According to assumptions, the old town of Počitelj was built by the Bosnian king Stjepan Tvrtko I at the end of the 14th century. The town was morphologically adapted to the terrain on a rocky cliff above the bank of the river Neretva. In written sources, it is first mentioned in 1444, in the charters of King Alfonso V and Frederick III. In the period from 1463 to 1471, a Hungarian installation was located in Počitelj. In 1471, after a brief siege, the city became part of the Ottoman Empire, of which it would remain until 1878. In the period 1782- 1879 it was the seat of the Cadillac, and in the period 1713-1835. the seat of the Počitelj captaincy. After the establishment of Austro-Hungarian rule in BiH in 1878, Počitelj lost its strategic importance and suddenly collapsed.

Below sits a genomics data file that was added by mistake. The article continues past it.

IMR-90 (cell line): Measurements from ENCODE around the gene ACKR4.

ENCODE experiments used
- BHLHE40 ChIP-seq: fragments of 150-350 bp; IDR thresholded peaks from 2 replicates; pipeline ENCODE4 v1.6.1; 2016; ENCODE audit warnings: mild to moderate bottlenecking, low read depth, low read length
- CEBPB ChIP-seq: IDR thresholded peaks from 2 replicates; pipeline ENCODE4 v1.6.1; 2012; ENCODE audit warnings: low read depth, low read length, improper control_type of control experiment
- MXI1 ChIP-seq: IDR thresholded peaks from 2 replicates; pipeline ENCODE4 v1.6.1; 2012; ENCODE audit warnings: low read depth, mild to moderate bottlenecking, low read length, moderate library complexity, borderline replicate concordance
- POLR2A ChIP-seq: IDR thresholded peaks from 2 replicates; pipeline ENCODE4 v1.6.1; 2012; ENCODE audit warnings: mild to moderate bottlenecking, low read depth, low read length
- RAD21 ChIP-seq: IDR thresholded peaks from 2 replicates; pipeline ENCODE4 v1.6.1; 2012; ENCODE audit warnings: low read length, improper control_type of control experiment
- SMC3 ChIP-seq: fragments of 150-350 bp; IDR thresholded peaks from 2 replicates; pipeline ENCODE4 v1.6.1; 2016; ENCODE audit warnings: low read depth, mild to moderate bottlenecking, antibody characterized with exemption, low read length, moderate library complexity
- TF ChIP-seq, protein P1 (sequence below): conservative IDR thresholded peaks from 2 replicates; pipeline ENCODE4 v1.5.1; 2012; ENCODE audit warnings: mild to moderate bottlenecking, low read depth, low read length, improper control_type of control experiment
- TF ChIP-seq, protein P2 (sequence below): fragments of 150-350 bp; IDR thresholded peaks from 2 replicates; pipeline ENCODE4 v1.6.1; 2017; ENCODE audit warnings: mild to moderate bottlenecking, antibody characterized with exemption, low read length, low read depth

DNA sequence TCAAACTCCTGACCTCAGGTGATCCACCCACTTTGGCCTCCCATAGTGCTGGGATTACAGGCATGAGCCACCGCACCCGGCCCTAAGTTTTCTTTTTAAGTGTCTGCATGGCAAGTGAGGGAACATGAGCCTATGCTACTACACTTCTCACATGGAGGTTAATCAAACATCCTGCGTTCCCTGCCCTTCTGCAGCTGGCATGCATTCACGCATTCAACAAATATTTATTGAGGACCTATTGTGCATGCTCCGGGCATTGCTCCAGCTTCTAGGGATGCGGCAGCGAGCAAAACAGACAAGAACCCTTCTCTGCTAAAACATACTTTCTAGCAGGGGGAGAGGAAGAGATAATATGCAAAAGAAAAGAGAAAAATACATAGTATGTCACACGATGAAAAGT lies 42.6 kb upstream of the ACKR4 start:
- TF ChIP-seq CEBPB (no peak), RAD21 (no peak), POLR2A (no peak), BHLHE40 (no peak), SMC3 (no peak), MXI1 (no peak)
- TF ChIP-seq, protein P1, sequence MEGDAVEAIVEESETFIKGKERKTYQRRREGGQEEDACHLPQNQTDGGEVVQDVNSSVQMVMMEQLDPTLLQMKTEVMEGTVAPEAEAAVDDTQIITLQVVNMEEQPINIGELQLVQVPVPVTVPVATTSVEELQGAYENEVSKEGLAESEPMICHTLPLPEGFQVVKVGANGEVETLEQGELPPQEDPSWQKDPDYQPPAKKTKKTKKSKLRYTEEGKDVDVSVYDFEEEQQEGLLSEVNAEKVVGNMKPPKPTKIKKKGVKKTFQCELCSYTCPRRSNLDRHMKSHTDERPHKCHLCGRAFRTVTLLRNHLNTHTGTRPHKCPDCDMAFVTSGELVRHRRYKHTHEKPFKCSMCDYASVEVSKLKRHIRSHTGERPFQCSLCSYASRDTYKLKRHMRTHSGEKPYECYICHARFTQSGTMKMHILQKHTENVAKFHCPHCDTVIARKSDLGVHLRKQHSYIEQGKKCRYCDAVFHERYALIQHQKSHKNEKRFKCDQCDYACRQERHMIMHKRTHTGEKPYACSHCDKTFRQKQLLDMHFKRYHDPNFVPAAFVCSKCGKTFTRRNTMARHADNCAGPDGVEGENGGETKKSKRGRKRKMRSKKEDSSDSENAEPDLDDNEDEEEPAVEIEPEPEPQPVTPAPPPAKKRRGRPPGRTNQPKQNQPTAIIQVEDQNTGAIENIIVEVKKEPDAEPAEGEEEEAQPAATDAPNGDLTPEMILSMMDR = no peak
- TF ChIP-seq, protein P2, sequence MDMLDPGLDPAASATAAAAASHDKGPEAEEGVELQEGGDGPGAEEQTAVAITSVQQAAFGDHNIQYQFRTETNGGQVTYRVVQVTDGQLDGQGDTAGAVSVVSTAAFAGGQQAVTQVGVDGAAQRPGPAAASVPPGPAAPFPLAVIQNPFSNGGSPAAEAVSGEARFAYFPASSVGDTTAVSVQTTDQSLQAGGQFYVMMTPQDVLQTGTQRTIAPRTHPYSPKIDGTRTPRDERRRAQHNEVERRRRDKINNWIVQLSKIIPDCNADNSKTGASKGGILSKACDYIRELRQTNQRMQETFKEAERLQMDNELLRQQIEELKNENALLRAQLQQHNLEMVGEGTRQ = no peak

Chronologically, the architecture belongs to the period from the late Middle Ages to the Ottoman rule. Among the buildings of the urban-rural ensemble we recognize the tower with ramparts and bastions, han, hamam, clock tower, medieval fortress, Šišman Ibrahim Paša mosque and madrasa, Gavrankapenović and Kapetanović houses and other residential buildings belonging to different periods until the end of the 19th century. Based on the spatial concept of the oldest parts of the fort, it can be assumed that there is a small settlement at the foot of the fort that was formed before or in parallel with the fortification of the city.